No-deal Brexit could result in food shortages across Britain

empty supermarket

The Brexit saga continues, and there has now been a further stark warning from the British food and drink lobby, most recently.

They have stated that Britain will experience shortages of a number of different fresh produce items for a number of weeks, perhaps even months. This is directly linked to the concept that a no-deal Brexit will result in products rotting away in lorries that are stuck sitting at ports.

Tim Rycroft, who is the Food and Drink Federation’s Chief Operating Officer, also added: “We’re not going to starve, but there will be shortages of fresh food and some specialist ingredients. It’s going to be a little bit unpredictable.” He then claimed, “Given that food very often is perishable and has a short shelf life, we expect that there will be some selective shortages of food in the weeks and months following no-deal Brexit”. This provides further evidence of continued uncertainty, and exactly how negative a no-deal Brexit could be to the industry.

The fear of a no-deal Brexit is also resulting in value dropping on stocks across a number of related markets, as it continues to impact the potential growth of businesses, due to the uncertainty of the situation. Trading volume seems to be more weighted towards a sell, with the GBP/EUR and GBP/USD losing pips since Britain voted to leave the EU. Traders are looking to cash in on this uncertainty, with many watching current events and analysing how they might affect prices both in the long and short term – a common practice for people trading on currency. One trader we spoke with last week, claimed that uncertainty was so prevalent, that he was looking to hedge his risk to a greater degree than would normally be the case.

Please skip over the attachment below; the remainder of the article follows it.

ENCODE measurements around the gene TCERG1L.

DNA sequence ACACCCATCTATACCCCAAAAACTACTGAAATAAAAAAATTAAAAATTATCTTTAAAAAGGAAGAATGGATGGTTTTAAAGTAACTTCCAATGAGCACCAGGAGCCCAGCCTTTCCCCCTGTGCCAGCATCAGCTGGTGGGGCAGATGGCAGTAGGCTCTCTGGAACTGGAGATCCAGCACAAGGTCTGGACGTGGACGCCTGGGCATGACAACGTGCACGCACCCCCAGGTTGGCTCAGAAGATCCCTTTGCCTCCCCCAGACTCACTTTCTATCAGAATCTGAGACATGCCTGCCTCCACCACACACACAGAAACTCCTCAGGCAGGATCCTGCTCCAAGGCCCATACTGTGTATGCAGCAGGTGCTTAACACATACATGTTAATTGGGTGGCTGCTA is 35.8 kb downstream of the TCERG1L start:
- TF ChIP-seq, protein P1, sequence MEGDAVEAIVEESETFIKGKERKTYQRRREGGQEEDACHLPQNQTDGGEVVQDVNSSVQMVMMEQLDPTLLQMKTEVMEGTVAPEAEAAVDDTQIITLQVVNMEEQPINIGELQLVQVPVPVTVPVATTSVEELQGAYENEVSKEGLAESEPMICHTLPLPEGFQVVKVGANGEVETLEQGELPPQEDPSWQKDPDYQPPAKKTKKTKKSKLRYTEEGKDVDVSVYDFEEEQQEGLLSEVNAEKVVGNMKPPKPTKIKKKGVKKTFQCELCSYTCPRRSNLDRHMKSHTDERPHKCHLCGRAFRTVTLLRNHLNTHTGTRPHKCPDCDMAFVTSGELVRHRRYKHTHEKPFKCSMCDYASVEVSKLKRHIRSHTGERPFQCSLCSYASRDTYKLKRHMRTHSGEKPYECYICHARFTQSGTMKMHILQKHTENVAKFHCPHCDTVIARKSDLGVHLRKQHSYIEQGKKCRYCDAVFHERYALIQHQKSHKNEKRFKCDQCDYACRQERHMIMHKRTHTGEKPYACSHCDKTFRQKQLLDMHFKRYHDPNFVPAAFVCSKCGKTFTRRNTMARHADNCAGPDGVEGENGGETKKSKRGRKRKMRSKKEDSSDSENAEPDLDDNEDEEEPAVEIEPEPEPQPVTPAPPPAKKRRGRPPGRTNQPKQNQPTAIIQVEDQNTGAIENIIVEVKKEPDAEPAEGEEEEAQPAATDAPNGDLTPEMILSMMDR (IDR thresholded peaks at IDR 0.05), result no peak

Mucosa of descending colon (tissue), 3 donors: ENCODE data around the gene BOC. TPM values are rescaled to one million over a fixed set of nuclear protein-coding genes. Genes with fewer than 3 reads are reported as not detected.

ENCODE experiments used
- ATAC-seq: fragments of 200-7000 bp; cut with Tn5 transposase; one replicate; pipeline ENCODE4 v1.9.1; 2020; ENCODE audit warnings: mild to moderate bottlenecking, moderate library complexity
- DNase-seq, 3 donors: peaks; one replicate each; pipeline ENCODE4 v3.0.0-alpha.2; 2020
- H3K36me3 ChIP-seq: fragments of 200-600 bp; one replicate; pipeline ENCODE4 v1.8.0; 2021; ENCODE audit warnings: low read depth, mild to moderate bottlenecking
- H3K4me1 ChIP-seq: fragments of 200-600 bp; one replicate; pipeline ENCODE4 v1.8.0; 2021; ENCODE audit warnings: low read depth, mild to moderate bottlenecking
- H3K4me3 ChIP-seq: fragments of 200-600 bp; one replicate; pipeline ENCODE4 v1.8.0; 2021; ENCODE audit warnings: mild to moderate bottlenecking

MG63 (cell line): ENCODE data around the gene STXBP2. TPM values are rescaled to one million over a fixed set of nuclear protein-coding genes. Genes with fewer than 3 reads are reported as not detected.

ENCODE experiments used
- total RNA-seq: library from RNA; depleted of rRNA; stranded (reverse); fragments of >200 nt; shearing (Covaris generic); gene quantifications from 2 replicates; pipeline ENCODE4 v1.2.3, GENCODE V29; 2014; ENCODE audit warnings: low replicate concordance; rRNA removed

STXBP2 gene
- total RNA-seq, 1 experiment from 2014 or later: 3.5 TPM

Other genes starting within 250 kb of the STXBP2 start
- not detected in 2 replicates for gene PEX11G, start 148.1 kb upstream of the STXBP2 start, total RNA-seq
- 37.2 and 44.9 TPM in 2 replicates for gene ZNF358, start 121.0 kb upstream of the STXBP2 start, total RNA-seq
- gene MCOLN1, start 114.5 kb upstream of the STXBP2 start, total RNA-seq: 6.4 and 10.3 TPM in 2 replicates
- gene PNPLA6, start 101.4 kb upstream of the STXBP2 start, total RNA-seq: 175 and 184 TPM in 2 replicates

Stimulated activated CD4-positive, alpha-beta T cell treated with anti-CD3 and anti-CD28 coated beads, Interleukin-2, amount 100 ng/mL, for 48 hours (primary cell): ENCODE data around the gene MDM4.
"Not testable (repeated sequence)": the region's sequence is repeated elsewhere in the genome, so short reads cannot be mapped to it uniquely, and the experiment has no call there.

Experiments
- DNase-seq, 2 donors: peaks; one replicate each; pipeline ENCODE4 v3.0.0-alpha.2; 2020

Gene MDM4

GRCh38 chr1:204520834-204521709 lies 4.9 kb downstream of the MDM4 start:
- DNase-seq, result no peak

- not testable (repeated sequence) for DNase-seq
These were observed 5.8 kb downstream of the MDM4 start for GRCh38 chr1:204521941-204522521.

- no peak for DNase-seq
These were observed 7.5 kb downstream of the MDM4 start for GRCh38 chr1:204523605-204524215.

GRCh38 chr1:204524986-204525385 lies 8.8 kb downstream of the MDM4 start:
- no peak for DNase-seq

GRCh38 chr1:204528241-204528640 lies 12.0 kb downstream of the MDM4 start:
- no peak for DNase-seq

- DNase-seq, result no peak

The news on potential food shortages came from leaked papers to the Guardian, which showed the governments ‘reasonable worst-case scenarios’ (RWCS) view on the situation. This included risk to medicine supplies and the overall disruption to food chains – an issue that could cost the farming industry up to £850m a year in lost profits.

These warnings are now being backed up by retailers such as Tesco (TSCO.L). They stated that leaving the European Union at the end of October without a transition deal would be very problematic. This is because fresh produce is imported and many warehouses are stocked full prior to Christmas.

Tim Rycroft further added that “Britain imports around 60% of its food by the beginning of November. Just the time that delays caused by a no-deal Brexit could be clogging up ports and motorways”. This is clarification on the claim made by retailers, which is worrying for businesses at present. Winter is also a period in which the United Kingdom becomes more and more dependent on imported products, which further contributes to the potential disruption.

This industry employs 450,000 people in the United Kingdom, which is a stark reminder of the damaging impact this could have. Brexit is now being viewed as the biggest challenge since the second World War, and far surpassing previous domestic crises, such as the 2013 horse meat scandal and the mad cow disease outbreaks in both the 1980s and 1990s respectively.

The original Brexit deadline of 29th March also led to retailers and supermarkets making early changes in order to tackle any potential issues. They spent millions preparing, by working with suppliers to increase stocks of dried goods such as pasta and even toilet paper. The continued delay is only adding to the pressure and further costs for these retailers.

However, three years down the line from the initial Brexit discussion and it appears we are all still unclear on what terms the UK will leave the European Union on later this year. Newly appointed Prime Minister Boris Johnson also now also repeatedly warned the EU that unless a fresh divorce deal is agreed, then he will lead the UK out without a deal on October 31st.

The British Minister responsible for no-deal preparations is Michael Gove and he gave a much more positive outlook on the subject. He said he was confident that a resilient food supply system across the UK would ensure people would have a wide range of choices, whatever happened. However, he did add that “If we do leave without a deal on October 31st there will inevitably be bumps in the road”. Ultimately this shows that no one knows exactly how a no-deal Brexit could impact the UK, so it will continue to be uncertain times until a potential deal is made in the lead up to the end of October.